I’m always hounding Max to tell me where to eat.  I figure he knows what’s up since he’s in the biz and all, but surprisingly, he generally has very few suggestions for me, especially ones that don’t break the bank.  So I was pretty excited when he turned to me while on his computer the other day and said, “There’s this Indian street food place in Berkeley I’d like to try.”  I put Vik’s Chaat & Market on the physical (or digital) and mental list I keep of restaurants to check out in San Francisco and waited for the right time.

The right time came when we were planning our mini road trip out to Oakdale to pick up Roulot.  We were already driving hours out of our neighborhood, so why not tack on a few more minutes and swing through Berkeley to try this place? Plus, getting a dog was definitely a Megan-centric activity, so I thought it would be pleasant to do something for Max that weekend, as well.


So Chaat (literally “to lick”) is a term describing savory snacks, typically served at road-side tracks from stalls or food carts in India, Pakistan, Nepal and Bangladesh.  Traditionally, this road-side snack was served on a leaf and was so tongue-tickling that one could not resist licking the last morsels from the leaf before discarding it. Trying street food is one of the best parts about traveling to new places, and it’s a delicious window into new cultures.   Think tacos, bahn mi, or jerk chicken.  Some of the best stuff around.

Vik’s Chaat has been said to have the best chaat in the United States, so that’s quite an endorsement. I’m told it grew in response to the burgeoning Indian population that came along with the growth of Silicon Valley near by.

It is a no muss no fuss restaurant, a warehouse actually. The food is ordered from a counter food court-style and served in paper (if you’re taking it to-go) or metal trays, and most of the food is vegetarian, through they do have weekend specials incorporating meat. They have daily curries, samosas, and other snack foods and sweets. It is jammed packed every weekend and during the lunch and dinner hours. The prices are very reasonable.


We sampled a whole host of different items, including Dahi Batata Puri, Bel Puri, Aloo Tikki, Samosa Cholle, and Keema Samosa , but we’ve been back twice now and the Sev Puri is our favorite. We could each eat 2 orders of these to ourselves.


Afterward, you can peruse the Indian market where they have EVERY KIND OF LENTIL YOU’VE EVER IMAGINED and some that you couldn’t have.  There are frozen prepared items, as well, which seems like a good thing to know about. Max was really into the market, but we both die for the food.


I even took my mom and Uncle Wen there when they came to visit this past weekend.  But more on that later.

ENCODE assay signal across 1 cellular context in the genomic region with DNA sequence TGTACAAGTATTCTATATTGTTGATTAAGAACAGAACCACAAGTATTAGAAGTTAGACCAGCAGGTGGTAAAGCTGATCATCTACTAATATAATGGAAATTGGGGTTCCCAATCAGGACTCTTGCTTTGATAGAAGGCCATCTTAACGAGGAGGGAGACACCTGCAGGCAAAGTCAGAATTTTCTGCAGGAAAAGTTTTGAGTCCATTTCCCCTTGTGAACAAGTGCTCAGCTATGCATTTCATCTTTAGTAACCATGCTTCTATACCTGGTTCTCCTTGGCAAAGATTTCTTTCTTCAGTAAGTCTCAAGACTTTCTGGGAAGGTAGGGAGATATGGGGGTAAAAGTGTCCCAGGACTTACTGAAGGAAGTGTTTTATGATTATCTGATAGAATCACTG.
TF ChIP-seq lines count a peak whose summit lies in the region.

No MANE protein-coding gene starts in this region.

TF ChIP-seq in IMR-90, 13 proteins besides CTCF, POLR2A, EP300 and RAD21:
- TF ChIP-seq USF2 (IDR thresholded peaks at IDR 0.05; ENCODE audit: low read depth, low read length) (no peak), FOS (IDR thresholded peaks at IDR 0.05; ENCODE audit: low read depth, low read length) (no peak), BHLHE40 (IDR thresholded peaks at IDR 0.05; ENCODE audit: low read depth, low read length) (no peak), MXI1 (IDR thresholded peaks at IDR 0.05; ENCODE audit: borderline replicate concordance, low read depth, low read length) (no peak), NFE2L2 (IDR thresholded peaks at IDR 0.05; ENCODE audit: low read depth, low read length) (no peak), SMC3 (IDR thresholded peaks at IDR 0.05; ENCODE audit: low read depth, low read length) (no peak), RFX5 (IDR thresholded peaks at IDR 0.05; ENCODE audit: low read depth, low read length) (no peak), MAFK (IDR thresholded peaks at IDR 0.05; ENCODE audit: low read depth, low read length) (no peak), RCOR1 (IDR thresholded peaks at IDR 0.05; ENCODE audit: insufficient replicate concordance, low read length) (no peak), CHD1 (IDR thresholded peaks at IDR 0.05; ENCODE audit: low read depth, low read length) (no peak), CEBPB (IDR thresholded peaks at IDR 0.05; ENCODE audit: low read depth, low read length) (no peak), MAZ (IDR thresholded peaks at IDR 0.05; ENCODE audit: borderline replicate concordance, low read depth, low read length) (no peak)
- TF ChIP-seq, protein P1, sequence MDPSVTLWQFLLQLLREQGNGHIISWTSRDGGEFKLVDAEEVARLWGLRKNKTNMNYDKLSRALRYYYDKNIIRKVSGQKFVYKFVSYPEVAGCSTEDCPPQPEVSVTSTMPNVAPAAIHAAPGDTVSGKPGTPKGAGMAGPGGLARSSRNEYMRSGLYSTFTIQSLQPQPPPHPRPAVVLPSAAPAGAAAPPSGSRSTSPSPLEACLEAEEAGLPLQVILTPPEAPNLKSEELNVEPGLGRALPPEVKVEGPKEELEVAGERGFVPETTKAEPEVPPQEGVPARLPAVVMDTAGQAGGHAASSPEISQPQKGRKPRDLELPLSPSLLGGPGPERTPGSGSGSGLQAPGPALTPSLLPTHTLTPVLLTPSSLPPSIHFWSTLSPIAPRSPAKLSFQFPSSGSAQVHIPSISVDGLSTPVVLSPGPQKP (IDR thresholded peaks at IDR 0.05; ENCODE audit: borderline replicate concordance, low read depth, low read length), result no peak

In My Kitchen: February-Asparagus Soup FTW


This past week I made a really dope chicken shawarma-esque recipe out of the NY Times in an attempt to create my take on Max and my favorite chicken shawarma plates from Al Wazir Chicken in LA.   When Max lived in Hollywood, we used to go there just about every other day!  Aaaand now I’m homesick and craving Al Wazir.

I healthied it up a bit by adding some extra veggies and made a Greek yogurt-garlic-lemon juice-mint sauce.  Anyway, that was fun. Max and I both crave chicken shawarma on the reg, and we are constantly saddened by the total lack of shawarma up here in SF.  If you have any leads on places we should check out that might change our mind and rival our beloved Al Wazir (or even Zankou, if we’re slummin’ it), PLEASE PLEASE PLEASE do tell.

Ya know, I try to keep this from becoming a total food blog, because I could do that.  It would be pretty boring, but it could be done. And I have another post (another freakin’ soup post at that) that I plan to create this month, but I absolutely could not not tell you about the asparagus soup I made to go with my chicken shawarma because it is NUTS good.  Like restaurant-good.  And it is ridic healthy and stupid easy and quick to make.  I definitely emailed the recipe to my mom, so you know it’s the best of the best.

So let me just direct you to the recipe, which has approximately 3 steps, but is basically sauté onions in butter, add asparagus and chicken stock, boil, remove from heat, add cream cheese (or Greek yogurt, which I used and works like charm), blend with hand blender.  The end.

Also, you should probably check out Skinnytaste and see what’s up.  I haven’t had a chance to go browsing, but I will when I’m looking for my next meal inspiration for sure.  Looks like a goldmine!


Dim Sum & Bordeaux


Clearly, I’m not pro photographer, but I do have a pretty nice camera and I do sometimes manage to take a decent photo with it.  I want to be so good at photography.  I really do.  I have made a few weak-ass attempts to really learn how to be awesome at it, but I haven’t been able to really commit to anything long-term.  I won’t bore you with the details.  I plan to get to it one day.

In any event, despite my non-professional status, because Max is what we jokingly refer to as “food famous” he was asked to write a blurb about where he enjoys drinking Bordeaux wines for Eater so I got to take some pictures to accompany his writing.

It was cool because it was just an excuse for us to go to Yank Sing and enjoy some dim sum, as we often do on weekends.  We embarrassingly took a bunch of super stagey photos and drank good wine and enjoyed yummy food, so all in all, it was a lovely morning.